Spin Glasses and Related Topics (18w5036)

Arriving in Banff, Alberta Sunday, September 30 and departing Friday October 5, 2018

Organizers

Dmitry Panchenko (University of Toronto)

Antonio Auffinger (Northwestern University)

(University of Minnesota)

Lenka Zdeborova (Institut de Physique Theorique, France)

Description

The Banff International Research Station will host the "Spin Glasses and Related Topics" workshop from September 30th to October 5th, 2018.


Spin glasses and related models of disordered media have been studied since the sixties, and have their roots in experimental physics and chemistry. The original motivation was understanding the behaviour of magnetic alloys of ferromagnets and conductors, such as AuFe or CuMg, which gave rise to a class of theoretical models whose analysis by both physicists and mathematicians has grown into one of the most fascinating fields of statistical mechanics over the last fifty years. The methodology developed in the study of these models led to further important tools and ideas that found applications in different branches of computer science, including combinatorial optimization theory, machine learning and signal processing. Fundamental concepts appeared relating average algorithmic complexity of optimization and inference problems with phase transitions in spin glass models. In the last two decades this connection flourished and spin glass theory was used for algorithmic development and analysis in many applications including error correcting codes, clustering of graphs and data, compressed sensing, training of neural networks, reconstruction of interaction networks from biological data, to name a few.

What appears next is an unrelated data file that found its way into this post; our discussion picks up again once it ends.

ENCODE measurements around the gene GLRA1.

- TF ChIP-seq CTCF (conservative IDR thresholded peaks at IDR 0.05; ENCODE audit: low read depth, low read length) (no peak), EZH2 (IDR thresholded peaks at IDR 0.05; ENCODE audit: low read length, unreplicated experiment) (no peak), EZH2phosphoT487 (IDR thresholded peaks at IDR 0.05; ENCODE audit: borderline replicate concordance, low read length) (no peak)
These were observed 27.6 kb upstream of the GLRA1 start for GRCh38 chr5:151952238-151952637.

The Banff International Research Station for Mathematical Innovation and Discovery (BIRS) is a collaborative Canada-US-Mexico venture that provides an environment for creative interaction as well as the exchange of ideas, knowledge, and methods within the Mathematical Sciences, with related disciplines and with industry. The research station is located at The Banff Centre in Alberta and is supported by Canada's Natural Science and Engineering Research Council (NSERC), the U.S. National Science Foundation (NSF), Alberta's Advanced Education and Technology, and Mexico's Consejo Nacional de Ciencia y Tecnología (CONACYT).